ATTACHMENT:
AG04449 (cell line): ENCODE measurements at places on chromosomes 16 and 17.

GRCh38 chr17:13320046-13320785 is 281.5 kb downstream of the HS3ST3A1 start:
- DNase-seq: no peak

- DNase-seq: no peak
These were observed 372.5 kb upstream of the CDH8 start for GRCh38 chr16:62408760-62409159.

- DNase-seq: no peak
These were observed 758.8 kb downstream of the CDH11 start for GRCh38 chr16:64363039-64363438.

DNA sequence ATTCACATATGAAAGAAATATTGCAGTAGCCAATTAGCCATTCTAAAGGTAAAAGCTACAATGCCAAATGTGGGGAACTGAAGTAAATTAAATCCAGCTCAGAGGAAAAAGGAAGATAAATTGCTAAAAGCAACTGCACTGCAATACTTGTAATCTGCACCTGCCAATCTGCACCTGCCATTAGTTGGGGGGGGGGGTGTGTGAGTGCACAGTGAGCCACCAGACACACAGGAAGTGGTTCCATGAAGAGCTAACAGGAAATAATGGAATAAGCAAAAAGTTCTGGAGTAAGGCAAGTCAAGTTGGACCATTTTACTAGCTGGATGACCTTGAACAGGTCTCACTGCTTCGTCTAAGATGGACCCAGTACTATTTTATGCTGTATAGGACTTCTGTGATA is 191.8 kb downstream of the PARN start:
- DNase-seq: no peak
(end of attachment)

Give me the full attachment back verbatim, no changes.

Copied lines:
AG04449 (cell line): ENCODE measurements at places on chromosomes 16 and 17.

GRCh38 chr17:13320046-13320785 is 281.5 kb downstream of the HS3ST3A1 start:
- DNase-seq: no peak

- DNase-seq: no peak
These were observed 372.5 kb upstream of the CDH8 start for GRCh38 chr16:62408760-62409159.

- DNase-seq: no peak
These were observed 758.8 kb downstream of the CDH11 start for GRCh38 chr16:64363039-64363438.

DNA sequence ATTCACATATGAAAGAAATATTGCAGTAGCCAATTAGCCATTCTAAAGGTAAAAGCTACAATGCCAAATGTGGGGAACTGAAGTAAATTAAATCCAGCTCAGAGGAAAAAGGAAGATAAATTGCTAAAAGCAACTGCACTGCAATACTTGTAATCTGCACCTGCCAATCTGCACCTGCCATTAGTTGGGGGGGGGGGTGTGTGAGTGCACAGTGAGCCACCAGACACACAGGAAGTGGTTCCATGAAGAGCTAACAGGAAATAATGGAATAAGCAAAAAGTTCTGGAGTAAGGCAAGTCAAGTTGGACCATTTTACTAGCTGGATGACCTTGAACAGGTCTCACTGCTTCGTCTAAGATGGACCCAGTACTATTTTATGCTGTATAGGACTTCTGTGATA is 191.8 kb downstream of the PARN start:
- DNase-seq: no peak